Coming into the 2018–19 season, few teams had higher expectations than the Boston Celtics. With LeBron James finally departing for LA and releasing his stranglehold on the Eastern Conference, the team seemed poised to step up as the conference’s new top dog.
The Celtics boast a strong core of young talent, much of which General Manager Danny Ainge acquired from the Brooklyn Nets in one of the most lopsided deals in recent NBA history. Young forwards Jayson Tatum and Jaylen Brown both have the potential to grow into dynamic two-way stars, while veteran big man Al Horford provides a steadying presence in the paint and many of the intangibles that drive winning teams. All in all, the Celtics possess an embarrassment of riches — they suit up perhaps the deepest roster in the league. However, ball-handling wizard Kyrie Irving stands alone as their only established star. There’s just one problem: The team seems to play better without him.
The Celtics have, by any measure, proven inconsistent this year. Despite ESPN experts projecting them to win 58 games, they currently stand at 37–23 — on pace for only 50 wins. While this is by no means a terrible record, the Celtics, who were expected to lead the East, have been surpassed by four other teams. However, they have amassed a record of 9–2 in games which Irving has missed, including a notable win over rival Philadelphia 76ers on Feb. 12. At the same time, the Celtics boast an impressive net rating of plus 8.9 with Irving on the floor, and only plus 1.7 with him off it. That statistic alone seems to shut down the argument for Irving’s negative influence on the team.
However, there is another caveat too important to ignore: the Celtics’ remarkable playoff run last year, accomplished while Irving was sidelined with a left knee injury. The young guns showed out, with Tatum, Brown and Terry Rozier — Irving’s replacement at point guard — putting forth a number of memorable performances. This plucky squad, which of course also lacked prize free agent signing Gordon Hayward, came within one win of the NBA finals. Despite appearing the superior team to the Cleveland Cavaliers, they eventually fell in seven games to the greatness of LeBron James. Tatum, Brown and Rozier all saw sizable increases in scoring, without losing any efficiency. While the team may have performed as well, or perhaps even beaten the Cavaliers with Irving on the floor, it’s hard to see those players having the freedom to make the same kind of impact.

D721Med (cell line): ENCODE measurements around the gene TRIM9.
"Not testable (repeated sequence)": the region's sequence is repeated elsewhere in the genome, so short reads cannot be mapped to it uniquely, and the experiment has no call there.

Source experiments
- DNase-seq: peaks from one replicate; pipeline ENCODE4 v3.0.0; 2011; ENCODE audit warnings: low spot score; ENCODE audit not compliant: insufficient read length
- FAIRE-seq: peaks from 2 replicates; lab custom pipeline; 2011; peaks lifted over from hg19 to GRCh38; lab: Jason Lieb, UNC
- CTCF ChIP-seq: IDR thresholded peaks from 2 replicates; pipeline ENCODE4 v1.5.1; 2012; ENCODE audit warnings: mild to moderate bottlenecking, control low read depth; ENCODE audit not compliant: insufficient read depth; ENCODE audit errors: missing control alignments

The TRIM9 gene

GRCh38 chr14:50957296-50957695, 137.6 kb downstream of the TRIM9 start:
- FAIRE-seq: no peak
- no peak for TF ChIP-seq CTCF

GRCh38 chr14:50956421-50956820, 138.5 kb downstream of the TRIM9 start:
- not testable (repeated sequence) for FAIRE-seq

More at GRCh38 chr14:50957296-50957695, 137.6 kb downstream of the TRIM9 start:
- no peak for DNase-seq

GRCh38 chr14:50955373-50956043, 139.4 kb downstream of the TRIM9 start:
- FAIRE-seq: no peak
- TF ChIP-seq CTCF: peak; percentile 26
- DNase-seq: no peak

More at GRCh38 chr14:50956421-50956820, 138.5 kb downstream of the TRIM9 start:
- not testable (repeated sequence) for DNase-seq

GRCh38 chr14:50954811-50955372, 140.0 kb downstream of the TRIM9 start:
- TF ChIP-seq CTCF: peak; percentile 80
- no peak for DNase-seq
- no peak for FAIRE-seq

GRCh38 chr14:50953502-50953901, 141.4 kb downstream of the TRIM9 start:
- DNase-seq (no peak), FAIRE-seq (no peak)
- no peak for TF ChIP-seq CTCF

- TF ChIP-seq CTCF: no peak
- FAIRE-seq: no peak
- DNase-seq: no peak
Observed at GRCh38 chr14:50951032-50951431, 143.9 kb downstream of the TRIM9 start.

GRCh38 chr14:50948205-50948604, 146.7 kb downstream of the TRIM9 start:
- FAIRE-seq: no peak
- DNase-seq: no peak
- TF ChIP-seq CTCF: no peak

The issue may lie less with Irving and more in the Celtics’ overabundance of players who need the ball in their hands to be effective. The depth of talent that many viewed as the team’s greatest strength may simultaneously be their weakness, as the offensive hierarchy has appeared muddled and inconsistent. Irving is one of the best scorers and closers in the league, but his ball dominance has stunted Tatum’s and Brown’s development, as well as Hayward’s return to form from injury. The Celtics still need Irving to reach their peak level, but it’s possible that ideal lies more in the hypothetical realm than in reality.